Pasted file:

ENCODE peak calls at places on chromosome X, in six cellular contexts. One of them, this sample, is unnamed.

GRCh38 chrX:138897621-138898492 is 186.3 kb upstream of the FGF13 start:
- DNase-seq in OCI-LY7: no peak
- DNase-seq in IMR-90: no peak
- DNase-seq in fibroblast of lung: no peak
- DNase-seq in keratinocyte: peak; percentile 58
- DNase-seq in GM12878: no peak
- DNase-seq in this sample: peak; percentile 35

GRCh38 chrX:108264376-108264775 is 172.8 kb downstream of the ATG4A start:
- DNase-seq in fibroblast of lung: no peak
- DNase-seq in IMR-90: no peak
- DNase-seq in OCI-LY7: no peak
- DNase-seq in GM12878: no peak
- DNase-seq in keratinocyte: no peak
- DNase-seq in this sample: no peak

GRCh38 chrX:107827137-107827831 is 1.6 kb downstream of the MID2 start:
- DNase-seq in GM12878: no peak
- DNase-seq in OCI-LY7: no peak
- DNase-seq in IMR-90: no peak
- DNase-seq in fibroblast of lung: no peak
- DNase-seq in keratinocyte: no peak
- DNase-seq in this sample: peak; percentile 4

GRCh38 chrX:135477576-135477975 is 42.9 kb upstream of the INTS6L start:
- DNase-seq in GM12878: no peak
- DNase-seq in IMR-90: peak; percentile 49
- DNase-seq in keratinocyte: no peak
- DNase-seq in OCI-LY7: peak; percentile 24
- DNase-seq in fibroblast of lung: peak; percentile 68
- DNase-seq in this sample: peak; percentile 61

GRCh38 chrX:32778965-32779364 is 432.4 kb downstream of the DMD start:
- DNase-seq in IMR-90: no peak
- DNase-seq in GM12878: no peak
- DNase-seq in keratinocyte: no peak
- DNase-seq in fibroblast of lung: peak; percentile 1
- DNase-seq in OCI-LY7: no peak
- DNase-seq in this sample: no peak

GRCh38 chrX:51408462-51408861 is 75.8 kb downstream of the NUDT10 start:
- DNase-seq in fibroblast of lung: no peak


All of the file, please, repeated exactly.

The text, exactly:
ENCODE peak calls at places on chromosome X, in six cellular contexts. One of them, this sample, is unnamed.

GRCh38 chrX:138897621-138898492 is 186.3 kb upstream of the FGF13 start:
- DNase-seq in OCI-LY7: no peak
- DNase-seq in IMR-90: no peak
- DNase-seq in fibroblast of lung: no peak
- DNase-seq in keratinocyte: peak; percentile 58
- DNase-seq in GM12878: no peak
- DNase-seq in this sample: peak; percentile 35

GRCh38 chrX:108264376-108264775 is 172.8 kb downstream of the ATG4A start:
- DNase-seq in fibroblast of lung: no peak
- DNase-seq in IMR-90: no peak
- DNase-seq in OCI-LY7: no peak
- DNase-seq in GM12878: no peak
- DNase-seq in keratinocyte: no peak
- DNase-seq in this sample: no peak

GRCh38 chrX:107827137-107827831 is 1.6 kb downstream of the MID2 start:
- DNase-seq in GM12878: no peak
- DNase-seq in OCI-LY7: no peak
- DNase-seq in IMR-90: no peak
- DNase-seq in fibroblast of lung: no peak
- DNase-seq in keratinocyte: no peak
- DNase-seq in this sample: peak; percentile 4

GRCh38 chrX:135477576-135477975 is 42.9 kb upstream of the INTS6L start:
- DNase-seq in GM12878: no peak
- DNase-seq in IMR-90: peak; percentile 49
- DNase-seq in keratinocyte: no peak
- DNase-seq in OCI-LY7: peak; percentile 24
- DNase-seq in fibroblast of lung: peak; percentile 68
- DNase-seq in this sample: peak; percentile 61

GRCh38 chrX:32778965-32779364 is 432.4 kb downstream of the DMD start:
- DNase-seq in IMR-90: no peak
- DNase-seq in GM12878: no peak
- DNase-seq in keratinocyte: no peak
- DNase-seq in fibroblast of lung: peak; percentile 1
- DNase-seq in OCI-LY7: no peak
- DNase-seq in this sample: no peak

GRCh38 chrX:51408462-51408861 is 75.8 kb downstream of the NUDT10 start:
- DNase-seq in fibroblast of lung: no peak